A New Fear To Drive Firearms And Ammunition Sales?

by: Maks F. S.

The New Zealand government has quickly moved to ban firearms sales in the aftermath of the terrorist attack.

We take a look at the consumer behavior in the United States to see if this is likely to lead to new sales for publicly traded firearms and ammunition companies.

We examine the companies whom may be impacted by the import ban of new firearms into New Zealand.

Source: Author's photo; custom AR-15 w/ Sightmark Wolfhound scope.

Over the last few years I have been blessed with building an audience around my investment interests and passions. One of those interests is the firearms and outdoors industry which has attracted a steady readership of industry executives, a number of whom I keep in regular contact with.

In the last 48 hours I have had a number of people reach out seeking my thoughts on the potential implications on the shooting sports industries in light of the terrible tragedy in New Zealand and the subsequent response of governments to push through restrictive gun control and Internet censorship measures.

As my readers and astute investors in the publicly traded companies such as American Outdoor Brands (AOBC), Ruger (RGR), Vista Outdoor (VSTO), Olin (OLN) and Sportsman's Warehouse (SPWH) know, the larger driver of sales and profitability over the last 20 years or so has been fear based buying.

As we know however from my NICS background check series, such fear induced sales spurts have gradually declined in strength over the last 6 to 8 years. Seemingly, firearms owners have either purchased everything they wanted or have frankly run out of money buying after every tragedy. The third option is that they don't believe that any major legislation is going to pass in the United States in the foreseeable future.

What's Different This Time?

Generally, terrorist and other tragic acts overseas have not translated into sales in the United States. What's different this time however is that the New Zealand government very quickly pushed new legislation to essentially ban all firearms ownership in the country.

Prime Minister Jacinda Ardern has immediately banned new sales of any semi-automatic firearm or shotgun that is capable of being used with a detachable magazine, which holds more than 5 rounds of ammunition. Furthermore, it also goes to include accessories that make firearms look more like "military style" weapons.

While this move effectively stops sales of new firearms, new legislation will soon be enacted to criminalize ownership, requiring existing gun owners to turn in their legally purchased firearms.

Domestically, Democratic front runners have quickly politicized this event to push for such restrictions in the United States and media personalities on the other side of the debate urged firearms owners to go out and purchase more.

We do have to keep in mind however that unlike in the United States, firearms ownership in New Zealand is not a Constitutionally guaranteed right.

Will It Have An Impact?

Ordinarily, I would not give this a second thought nor would I want to bring more attention to a tragedy. Unfortunately gun control advocates are quickly politicizing this event and firearms owners are taking note.

There are two ways I can see this show up in the sales and income of the publicly traded companies.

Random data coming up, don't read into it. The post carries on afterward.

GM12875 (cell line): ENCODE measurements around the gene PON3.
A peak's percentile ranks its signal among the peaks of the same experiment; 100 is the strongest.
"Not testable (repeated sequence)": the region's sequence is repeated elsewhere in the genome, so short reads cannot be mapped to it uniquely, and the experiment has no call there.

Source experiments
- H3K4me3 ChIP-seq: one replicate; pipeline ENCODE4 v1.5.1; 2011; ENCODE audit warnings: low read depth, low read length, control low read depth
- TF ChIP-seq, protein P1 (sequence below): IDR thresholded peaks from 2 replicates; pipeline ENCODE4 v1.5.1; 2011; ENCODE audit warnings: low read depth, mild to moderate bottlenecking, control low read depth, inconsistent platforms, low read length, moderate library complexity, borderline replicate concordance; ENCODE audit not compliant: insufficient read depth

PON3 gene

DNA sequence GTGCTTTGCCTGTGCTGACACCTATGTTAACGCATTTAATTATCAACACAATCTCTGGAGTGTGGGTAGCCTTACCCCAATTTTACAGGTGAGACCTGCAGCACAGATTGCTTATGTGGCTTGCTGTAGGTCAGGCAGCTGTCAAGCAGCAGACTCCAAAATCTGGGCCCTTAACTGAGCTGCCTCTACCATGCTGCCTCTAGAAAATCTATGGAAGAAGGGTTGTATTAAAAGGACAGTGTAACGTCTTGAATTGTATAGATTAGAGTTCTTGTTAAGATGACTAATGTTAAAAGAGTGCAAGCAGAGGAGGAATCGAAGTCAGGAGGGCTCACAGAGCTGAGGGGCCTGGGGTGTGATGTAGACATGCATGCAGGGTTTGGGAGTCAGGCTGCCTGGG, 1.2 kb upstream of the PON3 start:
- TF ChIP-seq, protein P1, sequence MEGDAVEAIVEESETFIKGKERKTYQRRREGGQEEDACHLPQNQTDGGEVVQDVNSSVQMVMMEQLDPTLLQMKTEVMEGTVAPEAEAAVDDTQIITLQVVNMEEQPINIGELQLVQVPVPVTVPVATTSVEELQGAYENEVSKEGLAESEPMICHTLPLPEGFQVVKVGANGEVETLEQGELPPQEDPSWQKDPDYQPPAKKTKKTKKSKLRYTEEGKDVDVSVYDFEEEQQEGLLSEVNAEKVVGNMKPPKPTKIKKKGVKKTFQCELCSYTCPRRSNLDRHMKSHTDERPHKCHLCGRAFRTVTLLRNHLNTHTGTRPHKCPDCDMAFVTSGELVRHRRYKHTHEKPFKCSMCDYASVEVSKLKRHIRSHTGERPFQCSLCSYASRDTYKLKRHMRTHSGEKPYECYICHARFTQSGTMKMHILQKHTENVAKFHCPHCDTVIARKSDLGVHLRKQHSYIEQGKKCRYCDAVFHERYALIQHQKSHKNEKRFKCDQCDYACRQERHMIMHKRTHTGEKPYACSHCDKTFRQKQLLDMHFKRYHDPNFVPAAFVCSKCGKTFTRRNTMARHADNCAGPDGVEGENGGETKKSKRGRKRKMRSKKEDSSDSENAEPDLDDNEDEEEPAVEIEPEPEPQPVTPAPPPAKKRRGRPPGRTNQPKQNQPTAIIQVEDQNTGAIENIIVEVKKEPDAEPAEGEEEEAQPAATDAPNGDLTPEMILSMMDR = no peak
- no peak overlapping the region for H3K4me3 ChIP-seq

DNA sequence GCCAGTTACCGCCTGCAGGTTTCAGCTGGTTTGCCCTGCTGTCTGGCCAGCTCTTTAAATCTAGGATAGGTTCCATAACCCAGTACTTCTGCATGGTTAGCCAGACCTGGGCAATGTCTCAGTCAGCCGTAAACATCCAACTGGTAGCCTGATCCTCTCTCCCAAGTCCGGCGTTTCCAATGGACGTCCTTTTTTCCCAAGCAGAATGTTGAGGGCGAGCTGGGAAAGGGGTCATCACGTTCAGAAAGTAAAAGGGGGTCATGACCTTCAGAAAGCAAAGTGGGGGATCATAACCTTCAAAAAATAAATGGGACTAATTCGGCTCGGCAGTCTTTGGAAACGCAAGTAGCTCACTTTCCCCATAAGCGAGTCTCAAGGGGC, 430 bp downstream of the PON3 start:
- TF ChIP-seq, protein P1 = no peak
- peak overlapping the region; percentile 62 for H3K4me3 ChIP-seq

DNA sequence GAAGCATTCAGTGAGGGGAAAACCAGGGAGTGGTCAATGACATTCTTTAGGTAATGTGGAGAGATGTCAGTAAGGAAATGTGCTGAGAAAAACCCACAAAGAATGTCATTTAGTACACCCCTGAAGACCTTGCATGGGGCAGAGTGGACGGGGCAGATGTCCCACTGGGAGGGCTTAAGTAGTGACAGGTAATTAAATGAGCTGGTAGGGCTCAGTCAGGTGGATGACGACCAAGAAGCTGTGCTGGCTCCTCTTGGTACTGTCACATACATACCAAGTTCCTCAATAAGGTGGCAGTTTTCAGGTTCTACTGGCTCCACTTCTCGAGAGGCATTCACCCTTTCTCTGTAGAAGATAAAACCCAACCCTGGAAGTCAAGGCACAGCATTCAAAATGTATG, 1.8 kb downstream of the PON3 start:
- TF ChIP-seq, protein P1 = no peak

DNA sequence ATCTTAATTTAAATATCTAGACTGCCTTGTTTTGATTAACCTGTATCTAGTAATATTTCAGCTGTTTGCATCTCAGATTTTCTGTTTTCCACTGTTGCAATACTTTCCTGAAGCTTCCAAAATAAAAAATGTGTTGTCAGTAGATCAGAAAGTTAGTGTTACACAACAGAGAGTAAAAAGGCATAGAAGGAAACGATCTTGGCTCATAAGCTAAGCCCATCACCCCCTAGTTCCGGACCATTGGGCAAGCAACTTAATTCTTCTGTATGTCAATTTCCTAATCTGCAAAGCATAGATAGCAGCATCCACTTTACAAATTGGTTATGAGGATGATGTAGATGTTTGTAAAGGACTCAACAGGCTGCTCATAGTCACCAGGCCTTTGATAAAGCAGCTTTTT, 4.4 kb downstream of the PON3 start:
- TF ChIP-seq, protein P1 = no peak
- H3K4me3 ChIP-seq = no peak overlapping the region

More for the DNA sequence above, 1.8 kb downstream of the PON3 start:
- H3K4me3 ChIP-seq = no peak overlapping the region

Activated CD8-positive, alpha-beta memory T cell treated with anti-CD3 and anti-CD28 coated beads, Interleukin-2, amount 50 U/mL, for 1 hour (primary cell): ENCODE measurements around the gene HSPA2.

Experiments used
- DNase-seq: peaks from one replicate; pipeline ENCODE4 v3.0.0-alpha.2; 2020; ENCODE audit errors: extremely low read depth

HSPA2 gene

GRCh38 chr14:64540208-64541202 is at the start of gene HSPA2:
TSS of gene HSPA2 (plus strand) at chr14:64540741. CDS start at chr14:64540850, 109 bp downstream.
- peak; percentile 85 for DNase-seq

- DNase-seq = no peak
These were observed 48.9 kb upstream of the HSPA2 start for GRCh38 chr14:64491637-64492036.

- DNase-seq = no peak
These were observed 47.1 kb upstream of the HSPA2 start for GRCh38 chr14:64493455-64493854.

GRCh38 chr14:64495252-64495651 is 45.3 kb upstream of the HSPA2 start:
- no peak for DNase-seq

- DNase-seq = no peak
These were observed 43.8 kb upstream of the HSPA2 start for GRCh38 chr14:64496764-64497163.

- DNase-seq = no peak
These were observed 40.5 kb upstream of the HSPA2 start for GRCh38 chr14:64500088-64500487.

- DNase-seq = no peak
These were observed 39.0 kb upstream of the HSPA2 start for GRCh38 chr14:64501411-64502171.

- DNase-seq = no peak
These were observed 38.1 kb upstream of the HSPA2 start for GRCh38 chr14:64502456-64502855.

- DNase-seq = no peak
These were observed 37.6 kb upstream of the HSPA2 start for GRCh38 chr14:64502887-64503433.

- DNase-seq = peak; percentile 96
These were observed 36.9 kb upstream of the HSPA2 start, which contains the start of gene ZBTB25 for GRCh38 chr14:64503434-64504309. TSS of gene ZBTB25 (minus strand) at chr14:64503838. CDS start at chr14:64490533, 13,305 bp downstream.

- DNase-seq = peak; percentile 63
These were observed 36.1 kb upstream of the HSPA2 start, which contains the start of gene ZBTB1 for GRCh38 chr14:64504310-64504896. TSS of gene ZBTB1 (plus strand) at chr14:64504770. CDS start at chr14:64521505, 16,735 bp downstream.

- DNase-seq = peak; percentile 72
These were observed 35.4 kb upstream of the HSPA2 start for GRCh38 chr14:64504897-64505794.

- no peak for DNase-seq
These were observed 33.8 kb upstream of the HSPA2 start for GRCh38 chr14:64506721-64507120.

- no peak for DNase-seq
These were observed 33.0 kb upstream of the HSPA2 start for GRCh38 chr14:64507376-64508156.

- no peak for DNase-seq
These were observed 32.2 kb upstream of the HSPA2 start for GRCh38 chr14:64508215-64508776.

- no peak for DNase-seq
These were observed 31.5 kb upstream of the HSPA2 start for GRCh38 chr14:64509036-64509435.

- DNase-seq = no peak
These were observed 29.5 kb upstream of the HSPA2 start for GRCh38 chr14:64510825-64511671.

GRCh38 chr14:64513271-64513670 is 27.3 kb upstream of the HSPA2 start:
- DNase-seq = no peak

First, there is the potential increased demand from yet another panic induced environment.

Secondly, to some degree, the domestic firearms manufacturers would be impacted by the effective end of sales of firearms in New Zealand.

Let's deal with them one at a time.

Increased Demand

Over the last few days I was really unsure whether this would have any tangible impact on sales numbers. In order to get some concrete data I reached out to my two best sources of immediate feedback.

First, I put up a poll to the members of my firearms community with a simple question, "Are you likely to buy more firearms IN LIGHT of New Zealand Banning Semi-Autos?"

I gave 4 answer choices, 1. Yes, because of NZ, 2. Yes, because of NZ and NJ Changes, 3. Maybe, 4. No.

For those whom do not know, New Jersey is one of the most restrictive states for firearms ownership. Besides the federal background check, New Jersey has their own requirements including a fairly intrusive background check and numerous fees in order to purchase a firearms license and for each pistol.

The new Governor is looking to drastically increase those fees in order to help balance the budget. As such, many existing firearms owners and those on the fence are trying to get ahead of the price increases.

I further posted the poll on Facebook and on Reddit.

At the time of writing there were about 60 responses, enough to get a good idea.

Source: New Jersey Gun Forums Poll

More than 60% of the respondents stated they were not planning nor likely to purchase any more firearms as a result of the renewed discussions.

Around 8% of the respondents were on the fence.

30% of the respondents were planning on purchasing more firearms but only 1 of those people was planning on purchasing primarily as a result of the New Zealand firearms ban and the fear of it happening in the United States.

The vast majority of the people who were planning on purchasing more firearms were doing so due to the impeding restrictions and price increases in New Jersey. To give you an example, instead of paying $2 per pistol permit, Governor Murphy wants to raise it to $50, on top of all the other fees currently paid. This can quickly add up and equates to 4 or 5 boxes of ammo, a group class or 2 to 3 days worth of range fees.

Not stopping there, I further reached out to the vendors in the community and other dealers I know around the region and asked them whether or not they had any customers coming in as a response to New Zealand, or whether it was even discussed in their shop at all.

Out of the five dealers who responded, not one has seen or heard any customers discussing the gun ban as a reason for their purchase.

One of the first to respond was Steven Blaier, owner of Monmouth Arms,